When the 1999 report To Err is Human: Building a Safer Health System was released by the Institute of Medicine, it was the first time the impact and consequences of medical errors were quantified. The report generated a sort of enlightenment that led many like-minded people to form organizations to combat medical errors and hospitals to begin implementing processes to reduce harm. Joe Kiani, Founder, and Chairman of the Patient Safety Movement Foundation, floored by the alarming statistic that 98,000 Americans were dying from preventable causes in hospitals, began to ask questions and track what was being done in the United States to reduce these unnecessary deaths.
In November 2010, over a decade later, the Office of Inspector General (OIG) published a report which revealed that the number of Medicare beneficiaries who had experienced an event that contributed to their death had reached 180,000. Kiani realized the problem was not getting better, rather it was growing rapidly. Something needed to be done. Joe continued to hear about countless families, like Rory Staunton and Leah Coufal’s families, who lost their lives under preventable circumstances. These stories helped fuel the mission of ZERO preventable deaths, a bold but necessary goal that the Foundation believes in wholeheartedly because ONE preventable patient death is one too many.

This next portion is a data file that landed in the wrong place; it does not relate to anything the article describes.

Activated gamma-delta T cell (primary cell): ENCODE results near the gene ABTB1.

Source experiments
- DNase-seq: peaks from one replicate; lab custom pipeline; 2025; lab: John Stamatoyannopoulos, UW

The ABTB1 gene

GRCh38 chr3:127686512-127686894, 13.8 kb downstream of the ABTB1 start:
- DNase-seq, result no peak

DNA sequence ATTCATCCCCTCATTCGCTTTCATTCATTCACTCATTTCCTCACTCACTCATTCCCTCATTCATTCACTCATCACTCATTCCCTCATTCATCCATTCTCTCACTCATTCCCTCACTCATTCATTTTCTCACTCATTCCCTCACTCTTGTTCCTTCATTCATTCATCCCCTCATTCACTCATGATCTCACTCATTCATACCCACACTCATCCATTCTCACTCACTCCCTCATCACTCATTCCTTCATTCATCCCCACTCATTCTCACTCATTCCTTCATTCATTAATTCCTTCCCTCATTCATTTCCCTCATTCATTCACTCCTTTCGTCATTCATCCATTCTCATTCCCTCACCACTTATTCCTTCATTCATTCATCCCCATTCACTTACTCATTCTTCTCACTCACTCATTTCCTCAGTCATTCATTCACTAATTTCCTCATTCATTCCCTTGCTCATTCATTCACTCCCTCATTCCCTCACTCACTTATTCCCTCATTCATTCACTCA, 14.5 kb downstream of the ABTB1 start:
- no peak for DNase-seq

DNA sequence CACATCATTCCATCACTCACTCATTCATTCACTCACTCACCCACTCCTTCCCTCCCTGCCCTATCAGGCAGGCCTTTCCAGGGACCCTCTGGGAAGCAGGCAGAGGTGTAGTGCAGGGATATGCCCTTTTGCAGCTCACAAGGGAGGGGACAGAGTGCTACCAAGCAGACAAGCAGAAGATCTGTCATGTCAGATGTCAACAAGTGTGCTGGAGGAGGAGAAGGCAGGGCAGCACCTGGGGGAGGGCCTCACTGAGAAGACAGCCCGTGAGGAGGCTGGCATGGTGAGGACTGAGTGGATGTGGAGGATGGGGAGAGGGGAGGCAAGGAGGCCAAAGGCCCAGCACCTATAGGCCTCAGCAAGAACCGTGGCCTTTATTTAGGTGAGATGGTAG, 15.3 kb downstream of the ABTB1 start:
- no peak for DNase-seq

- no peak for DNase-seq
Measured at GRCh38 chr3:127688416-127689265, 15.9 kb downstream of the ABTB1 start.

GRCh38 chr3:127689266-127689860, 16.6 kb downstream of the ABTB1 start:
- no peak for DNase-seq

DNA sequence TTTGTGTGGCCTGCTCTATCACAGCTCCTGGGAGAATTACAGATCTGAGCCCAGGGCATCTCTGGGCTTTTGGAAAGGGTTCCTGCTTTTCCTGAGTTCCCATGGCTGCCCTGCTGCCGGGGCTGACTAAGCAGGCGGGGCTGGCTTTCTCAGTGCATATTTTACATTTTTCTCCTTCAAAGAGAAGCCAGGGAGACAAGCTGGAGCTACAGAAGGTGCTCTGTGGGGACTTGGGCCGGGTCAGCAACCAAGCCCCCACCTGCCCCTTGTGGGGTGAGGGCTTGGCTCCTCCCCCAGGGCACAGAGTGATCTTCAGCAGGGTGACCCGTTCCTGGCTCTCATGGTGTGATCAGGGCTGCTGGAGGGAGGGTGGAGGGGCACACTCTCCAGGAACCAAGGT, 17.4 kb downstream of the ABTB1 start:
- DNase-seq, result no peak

In 2012, tired of inaction and apathy, Kiani had identified an immediate need to bring all stakeholders across the continuum of care together to take action and formed the Patient Safety Movement was founded by the Masimo Foundation for Ethics, Innovation and Competition in Healthcare. Kiani garnered the support of President Bill Clinton while on safari in Africa; Clinton encouraged Kiani to create a dedicated 501(c)(3) non-profit dedicated to eliminating medical errors and the Patient Safety Movement Foundation was born in 2014. The rest is history…